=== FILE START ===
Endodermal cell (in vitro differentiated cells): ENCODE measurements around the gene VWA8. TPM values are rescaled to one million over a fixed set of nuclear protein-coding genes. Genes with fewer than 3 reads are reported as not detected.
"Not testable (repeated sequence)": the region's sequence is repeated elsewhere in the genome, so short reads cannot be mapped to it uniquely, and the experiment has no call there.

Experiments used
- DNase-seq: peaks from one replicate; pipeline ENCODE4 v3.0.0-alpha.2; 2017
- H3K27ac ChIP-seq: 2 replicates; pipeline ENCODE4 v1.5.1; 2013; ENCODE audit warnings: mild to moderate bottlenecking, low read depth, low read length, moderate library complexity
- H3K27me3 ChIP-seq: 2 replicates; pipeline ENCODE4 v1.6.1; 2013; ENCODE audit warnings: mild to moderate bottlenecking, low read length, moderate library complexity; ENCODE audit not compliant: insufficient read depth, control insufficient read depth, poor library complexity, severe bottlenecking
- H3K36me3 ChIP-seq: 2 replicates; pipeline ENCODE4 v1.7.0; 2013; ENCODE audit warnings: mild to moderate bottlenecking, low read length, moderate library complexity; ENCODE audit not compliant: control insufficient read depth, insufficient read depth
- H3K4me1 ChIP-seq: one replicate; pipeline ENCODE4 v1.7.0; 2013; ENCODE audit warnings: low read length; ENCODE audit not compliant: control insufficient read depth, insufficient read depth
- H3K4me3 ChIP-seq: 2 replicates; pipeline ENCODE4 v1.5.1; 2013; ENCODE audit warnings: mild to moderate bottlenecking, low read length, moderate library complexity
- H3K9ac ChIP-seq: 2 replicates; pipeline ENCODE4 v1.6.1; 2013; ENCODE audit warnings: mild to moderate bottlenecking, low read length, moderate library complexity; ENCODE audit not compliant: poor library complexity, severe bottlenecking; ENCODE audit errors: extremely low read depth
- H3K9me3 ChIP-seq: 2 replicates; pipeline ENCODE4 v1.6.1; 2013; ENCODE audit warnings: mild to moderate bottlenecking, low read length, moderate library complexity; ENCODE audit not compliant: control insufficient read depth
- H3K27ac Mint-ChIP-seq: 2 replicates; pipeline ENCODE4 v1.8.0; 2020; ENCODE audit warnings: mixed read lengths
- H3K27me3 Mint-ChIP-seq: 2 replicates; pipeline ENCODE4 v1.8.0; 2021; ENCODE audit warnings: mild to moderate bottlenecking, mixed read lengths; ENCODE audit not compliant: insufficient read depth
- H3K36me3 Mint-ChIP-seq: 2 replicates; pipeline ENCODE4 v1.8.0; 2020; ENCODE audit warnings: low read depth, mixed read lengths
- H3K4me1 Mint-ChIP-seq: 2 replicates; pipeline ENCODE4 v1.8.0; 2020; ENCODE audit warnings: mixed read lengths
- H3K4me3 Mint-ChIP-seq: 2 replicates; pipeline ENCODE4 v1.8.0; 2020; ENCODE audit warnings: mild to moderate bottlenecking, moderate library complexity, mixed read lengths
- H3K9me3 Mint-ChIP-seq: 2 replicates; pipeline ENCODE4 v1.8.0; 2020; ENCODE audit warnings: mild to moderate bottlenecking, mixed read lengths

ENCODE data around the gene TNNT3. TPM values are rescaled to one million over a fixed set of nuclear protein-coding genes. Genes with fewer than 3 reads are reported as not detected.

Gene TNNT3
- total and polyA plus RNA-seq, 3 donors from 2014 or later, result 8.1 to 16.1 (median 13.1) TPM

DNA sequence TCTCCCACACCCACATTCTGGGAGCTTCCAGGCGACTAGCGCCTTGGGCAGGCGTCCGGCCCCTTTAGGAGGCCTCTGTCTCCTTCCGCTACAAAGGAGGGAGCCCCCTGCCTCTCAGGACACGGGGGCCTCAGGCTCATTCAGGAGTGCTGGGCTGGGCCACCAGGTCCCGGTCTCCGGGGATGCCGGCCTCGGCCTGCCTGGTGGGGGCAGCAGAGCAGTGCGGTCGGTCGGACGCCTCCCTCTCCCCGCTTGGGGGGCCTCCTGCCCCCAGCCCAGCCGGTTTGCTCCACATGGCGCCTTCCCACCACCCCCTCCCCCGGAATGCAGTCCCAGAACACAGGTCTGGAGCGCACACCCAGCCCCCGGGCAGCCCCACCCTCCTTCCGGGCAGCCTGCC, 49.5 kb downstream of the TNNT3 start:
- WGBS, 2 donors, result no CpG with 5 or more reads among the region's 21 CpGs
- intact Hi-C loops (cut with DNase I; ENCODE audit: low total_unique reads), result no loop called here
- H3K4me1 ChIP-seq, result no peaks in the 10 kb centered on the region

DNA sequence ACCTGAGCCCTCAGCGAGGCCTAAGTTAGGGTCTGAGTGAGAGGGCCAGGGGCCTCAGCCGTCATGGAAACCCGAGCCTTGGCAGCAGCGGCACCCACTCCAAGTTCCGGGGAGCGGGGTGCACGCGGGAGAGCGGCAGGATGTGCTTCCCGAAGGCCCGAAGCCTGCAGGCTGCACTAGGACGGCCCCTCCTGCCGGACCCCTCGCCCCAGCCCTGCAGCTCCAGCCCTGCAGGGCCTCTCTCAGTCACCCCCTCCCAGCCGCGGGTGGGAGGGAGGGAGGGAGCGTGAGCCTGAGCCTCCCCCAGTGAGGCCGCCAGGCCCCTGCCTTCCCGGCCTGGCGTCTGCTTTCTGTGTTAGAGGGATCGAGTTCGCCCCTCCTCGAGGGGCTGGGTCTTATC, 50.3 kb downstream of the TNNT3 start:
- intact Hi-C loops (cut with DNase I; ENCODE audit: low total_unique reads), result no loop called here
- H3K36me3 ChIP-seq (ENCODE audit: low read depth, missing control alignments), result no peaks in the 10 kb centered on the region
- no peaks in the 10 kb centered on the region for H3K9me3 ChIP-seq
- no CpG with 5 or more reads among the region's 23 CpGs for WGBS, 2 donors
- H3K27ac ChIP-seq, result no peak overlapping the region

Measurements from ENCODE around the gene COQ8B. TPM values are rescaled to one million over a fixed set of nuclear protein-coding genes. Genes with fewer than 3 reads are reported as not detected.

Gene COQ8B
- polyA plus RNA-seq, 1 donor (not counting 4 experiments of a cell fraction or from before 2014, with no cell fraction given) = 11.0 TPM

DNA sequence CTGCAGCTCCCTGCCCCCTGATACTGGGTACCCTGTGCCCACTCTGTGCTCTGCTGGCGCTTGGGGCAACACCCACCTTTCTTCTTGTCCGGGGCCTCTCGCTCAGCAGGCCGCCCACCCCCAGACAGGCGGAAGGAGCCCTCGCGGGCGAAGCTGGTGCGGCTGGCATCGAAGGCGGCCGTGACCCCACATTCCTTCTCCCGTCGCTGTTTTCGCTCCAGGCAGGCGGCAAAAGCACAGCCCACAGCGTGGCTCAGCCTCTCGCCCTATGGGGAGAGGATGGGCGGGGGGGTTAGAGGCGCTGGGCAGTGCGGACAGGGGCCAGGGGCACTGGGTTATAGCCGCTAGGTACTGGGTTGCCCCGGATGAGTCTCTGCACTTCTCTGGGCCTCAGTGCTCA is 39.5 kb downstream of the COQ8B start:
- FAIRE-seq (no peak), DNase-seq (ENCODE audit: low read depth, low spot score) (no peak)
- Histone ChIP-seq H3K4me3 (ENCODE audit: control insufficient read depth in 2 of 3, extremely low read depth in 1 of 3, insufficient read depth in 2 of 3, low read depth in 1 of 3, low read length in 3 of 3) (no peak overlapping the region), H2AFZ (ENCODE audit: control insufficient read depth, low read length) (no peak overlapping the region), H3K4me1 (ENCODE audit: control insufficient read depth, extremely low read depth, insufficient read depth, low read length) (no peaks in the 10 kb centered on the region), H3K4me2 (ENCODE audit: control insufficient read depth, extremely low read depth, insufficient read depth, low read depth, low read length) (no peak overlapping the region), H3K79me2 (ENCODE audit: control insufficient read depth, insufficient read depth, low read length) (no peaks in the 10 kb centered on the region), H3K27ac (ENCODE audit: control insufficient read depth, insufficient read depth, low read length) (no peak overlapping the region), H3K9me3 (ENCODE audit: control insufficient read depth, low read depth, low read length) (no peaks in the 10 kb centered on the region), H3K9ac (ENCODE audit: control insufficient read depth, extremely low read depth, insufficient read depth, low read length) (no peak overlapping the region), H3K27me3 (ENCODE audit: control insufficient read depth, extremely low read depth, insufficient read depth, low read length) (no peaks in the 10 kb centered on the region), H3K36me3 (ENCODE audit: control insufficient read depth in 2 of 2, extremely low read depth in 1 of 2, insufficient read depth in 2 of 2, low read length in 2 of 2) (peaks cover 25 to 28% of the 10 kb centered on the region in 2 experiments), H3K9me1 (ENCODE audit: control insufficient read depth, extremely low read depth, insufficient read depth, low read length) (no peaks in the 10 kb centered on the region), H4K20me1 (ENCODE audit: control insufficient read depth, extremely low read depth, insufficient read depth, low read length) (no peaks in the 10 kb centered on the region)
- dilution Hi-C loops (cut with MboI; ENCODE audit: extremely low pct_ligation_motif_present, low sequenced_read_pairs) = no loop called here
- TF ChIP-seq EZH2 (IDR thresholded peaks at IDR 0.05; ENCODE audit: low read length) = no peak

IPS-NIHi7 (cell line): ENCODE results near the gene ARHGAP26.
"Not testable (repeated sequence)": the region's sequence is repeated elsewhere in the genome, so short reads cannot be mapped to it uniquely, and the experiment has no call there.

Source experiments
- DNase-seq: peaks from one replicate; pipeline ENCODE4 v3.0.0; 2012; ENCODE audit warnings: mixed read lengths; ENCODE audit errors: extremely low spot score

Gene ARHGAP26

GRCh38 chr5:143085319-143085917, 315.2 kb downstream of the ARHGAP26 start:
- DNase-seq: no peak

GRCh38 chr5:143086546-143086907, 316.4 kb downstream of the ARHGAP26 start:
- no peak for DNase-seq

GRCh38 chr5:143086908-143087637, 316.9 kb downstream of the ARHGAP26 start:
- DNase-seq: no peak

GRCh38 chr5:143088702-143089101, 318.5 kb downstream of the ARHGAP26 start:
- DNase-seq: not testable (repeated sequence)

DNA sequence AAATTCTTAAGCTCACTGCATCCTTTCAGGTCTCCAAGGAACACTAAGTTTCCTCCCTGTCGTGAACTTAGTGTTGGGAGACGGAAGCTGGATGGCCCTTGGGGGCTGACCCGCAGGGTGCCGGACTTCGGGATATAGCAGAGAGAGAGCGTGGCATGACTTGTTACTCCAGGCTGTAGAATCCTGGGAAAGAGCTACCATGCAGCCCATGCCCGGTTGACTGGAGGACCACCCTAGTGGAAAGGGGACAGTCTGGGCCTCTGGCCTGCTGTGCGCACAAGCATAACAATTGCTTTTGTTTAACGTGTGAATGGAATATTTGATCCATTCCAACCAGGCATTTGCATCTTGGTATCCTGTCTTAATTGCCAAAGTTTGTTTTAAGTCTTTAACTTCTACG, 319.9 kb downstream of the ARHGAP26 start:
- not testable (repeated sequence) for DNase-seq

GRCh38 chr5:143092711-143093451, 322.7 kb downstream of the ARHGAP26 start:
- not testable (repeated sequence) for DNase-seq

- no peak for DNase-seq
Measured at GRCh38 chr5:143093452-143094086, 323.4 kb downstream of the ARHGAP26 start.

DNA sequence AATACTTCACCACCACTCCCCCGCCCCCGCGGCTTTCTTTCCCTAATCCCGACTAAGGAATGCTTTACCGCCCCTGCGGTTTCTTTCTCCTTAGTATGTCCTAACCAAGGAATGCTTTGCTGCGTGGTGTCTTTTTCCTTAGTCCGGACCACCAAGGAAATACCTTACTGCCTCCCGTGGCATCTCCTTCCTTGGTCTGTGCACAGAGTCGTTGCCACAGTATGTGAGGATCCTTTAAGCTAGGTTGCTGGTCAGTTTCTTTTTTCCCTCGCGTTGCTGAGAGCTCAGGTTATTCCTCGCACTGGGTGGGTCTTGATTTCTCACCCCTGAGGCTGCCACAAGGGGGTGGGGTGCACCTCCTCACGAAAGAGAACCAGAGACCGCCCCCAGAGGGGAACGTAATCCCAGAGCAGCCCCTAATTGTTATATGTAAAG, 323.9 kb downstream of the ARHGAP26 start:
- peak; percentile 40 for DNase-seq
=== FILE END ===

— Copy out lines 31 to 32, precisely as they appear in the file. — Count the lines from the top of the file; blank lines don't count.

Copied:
Measurements from ENCODE around the gene COQ8B. TPM values are rescaled to one million over a fixed set of nuclear protein-coding genes. Genes with fewer than 3 reads are reported as not detected.

Gene COQ8B